How the Final Week of the Season Will Impact the College Football Playoff

The new College Football Playoff rankings are out and we try to cut through the final week of the season to see how the Playoff will shake out.

|
Nov 30 2016, 1:18am

Photo by Joe Camporeale-USA TODAY Sports

The new College Football Playoff rankings are out, and with one week left, we have a better idea of which teams will be selected for the Playoff on Sunday. These were this week's rankings, with each team's next opponent:

  1. Alabama (Florida)
  2. Ohio State (None)
  3. Clemson (Virginia Tech)
  4. Washington (Colorado)
  5. Michigan (None)
  6. Wisconsin (Penn State)
  7. Penn State (Wisconsin)
  8. Colorado (Washington)

Here's how this weekend's games will impact the rankings:

The Locks

Alabama and Ohio State

Alabama can still make the Playoff even if it loses to Florida this week. The Buckeyes didn't even win their division, but sitting at No. 2 with wins against Michigan (No. 5), at Wisconsin (No. 6), and at Oklahoma (No. 9), it's nearly impossible to see Urban Meyer's team falling out of the top four. Argue all you want about why Penn State should pass OSU with a win, but it's simply not happening.

Win and They're In, Lose and They're Out

Washington and Clemson

Clemson's situation is pretty straightforward: If they win, they deserve to be in. If they lose, they don't.

The selection committee has struggled to embrace Washington all year, but the Huskies sit above Michigan, Penn State, and Wisconsin this week; they will be coming off two of their best wins of the year if they beat Colorado in the Pac-12 championship. They aren't falling past the Big Ten title game winner.

If either Washington or Clemson loses...

This is where things get interesting. Does the committee put Michigan, currently at No. 5, through to the Playoff ahead of the Big Ten championship winner? Badgers and Nittany Lions fans will cry foul, but that's a realistic possibility.

The committee does consider conference championships as part of the selection criteria, but committee chair Kirby Holcutt said that metric is not any more or less important than things like strength of schedule, strength of wins, and head-to-head results. Michigan's body of work, despite its lack of a division title, is very strong. The Wolverines have the same record as Penn State and Wisconsin, but:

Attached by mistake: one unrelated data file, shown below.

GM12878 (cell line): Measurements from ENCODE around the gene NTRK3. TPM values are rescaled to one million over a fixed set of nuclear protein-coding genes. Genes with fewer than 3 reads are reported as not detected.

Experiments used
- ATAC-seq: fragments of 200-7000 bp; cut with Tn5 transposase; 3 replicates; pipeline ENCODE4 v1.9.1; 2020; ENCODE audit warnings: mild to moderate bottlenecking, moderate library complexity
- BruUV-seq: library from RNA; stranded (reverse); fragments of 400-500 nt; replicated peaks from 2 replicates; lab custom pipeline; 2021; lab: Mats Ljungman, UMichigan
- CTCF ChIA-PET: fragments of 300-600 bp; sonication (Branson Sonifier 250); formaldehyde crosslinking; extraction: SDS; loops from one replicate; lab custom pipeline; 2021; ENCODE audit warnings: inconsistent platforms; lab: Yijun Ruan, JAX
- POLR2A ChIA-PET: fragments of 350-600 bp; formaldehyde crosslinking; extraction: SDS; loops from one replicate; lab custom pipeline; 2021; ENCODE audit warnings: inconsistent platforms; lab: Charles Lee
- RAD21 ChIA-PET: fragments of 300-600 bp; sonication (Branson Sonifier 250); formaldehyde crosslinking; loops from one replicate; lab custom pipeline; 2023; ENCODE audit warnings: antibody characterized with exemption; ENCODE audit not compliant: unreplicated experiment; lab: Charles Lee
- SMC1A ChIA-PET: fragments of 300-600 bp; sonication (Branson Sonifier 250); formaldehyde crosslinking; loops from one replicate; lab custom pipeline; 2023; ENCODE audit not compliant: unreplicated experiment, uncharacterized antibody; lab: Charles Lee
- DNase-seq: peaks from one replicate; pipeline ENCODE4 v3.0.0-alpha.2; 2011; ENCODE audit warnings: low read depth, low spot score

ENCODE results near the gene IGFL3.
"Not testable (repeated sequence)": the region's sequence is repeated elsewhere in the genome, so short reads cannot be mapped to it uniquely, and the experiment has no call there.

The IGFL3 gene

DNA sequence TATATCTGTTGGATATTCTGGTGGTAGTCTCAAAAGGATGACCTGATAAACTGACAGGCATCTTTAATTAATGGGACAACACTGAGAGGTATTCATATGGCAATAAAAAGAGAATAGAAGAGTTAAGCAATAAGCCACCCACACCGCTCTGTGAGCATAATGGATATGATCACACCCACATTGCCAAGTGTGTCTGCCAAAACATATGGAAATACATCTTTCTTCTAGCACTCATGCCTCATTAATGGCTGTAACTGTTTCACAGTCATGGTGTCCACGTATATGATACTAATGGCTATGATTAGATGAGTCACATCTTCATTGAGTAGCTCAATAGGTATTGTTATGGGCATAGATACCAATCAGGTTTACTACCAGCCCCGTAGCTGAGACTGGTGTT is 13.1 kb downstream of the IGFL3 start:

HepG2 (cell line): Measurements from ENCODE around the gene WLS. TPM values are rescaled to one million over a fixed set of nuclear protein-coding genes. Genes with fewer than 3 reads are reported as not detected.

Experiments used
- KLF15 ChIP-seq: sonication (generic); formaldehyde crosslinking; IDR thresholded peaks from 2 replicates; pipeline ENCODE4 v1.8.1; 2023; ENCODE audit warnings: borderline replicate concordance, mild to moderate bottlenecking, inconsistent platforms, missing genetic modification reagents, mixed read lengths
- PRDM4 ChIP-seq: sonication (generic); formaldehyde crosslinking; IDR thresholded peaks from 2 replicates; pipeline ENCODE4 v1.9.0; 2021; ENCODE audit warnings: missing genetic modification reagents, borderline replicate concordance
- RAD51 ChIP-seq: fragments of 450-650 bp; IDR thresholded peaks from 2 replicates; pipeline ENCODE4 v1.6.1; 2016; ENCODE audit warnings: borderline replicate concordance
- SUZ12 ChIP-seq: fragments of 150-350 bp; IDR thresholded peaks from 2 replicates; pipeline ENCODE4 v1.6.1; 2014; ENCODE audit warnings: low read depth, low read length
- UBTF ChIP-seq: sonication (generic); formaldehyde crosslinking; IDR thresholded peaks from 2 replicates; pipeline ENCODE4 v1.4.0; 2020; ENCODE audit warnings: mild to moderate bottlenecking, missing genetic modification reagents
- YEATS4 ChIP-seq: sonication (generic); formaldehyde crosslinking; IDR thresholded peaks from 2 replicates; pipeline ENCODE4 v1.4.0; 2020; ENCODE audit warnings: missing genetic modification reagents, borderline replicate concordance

• Michigan beat both of them head-to-head, and beat Penn State, 49-10.
  • Michigan is 3-1 against the rest of the top ten. Penn State is 1-1, while Wisconsin is 0-2.
  • Michigan had to play at Ohio State, and still took the Buckeyes to overtime.

The committee seems to like Michigan a lot still—or at least more than the teams behind the Wolverines. Holcutt said that "the separation between Washington at No. 4 and Michigan at No. 5 is extremely small" and also that Penn State and Ohio State "are not close in the eyes of the selection committee."

It's impossible to know which metrics the committee will weigh more heavily than others, so it's impossible to say for sure which team will get in. But it's entirely possible that Michigan gets in over the Big Ten champ. Either way, if either Washington and Clemson loses, two Big Ten teams are getting in.

If Washington and Clemson both lose...

It's likely that a whopping three Big Ten teams will get into the College Football Playoffs. Alabama and Ohio State would still take the top two spots, but Michigan could slide into either of the No. 3 or No. 4 spots with the Big Ten champ rounding out the group.

There is an outside chance Colorado could jump up, or that Clemson could hold on to a spot, but more likely than not upsets in the Pac-12 and ACC title games will mean three Big Ten teams make the Playoff.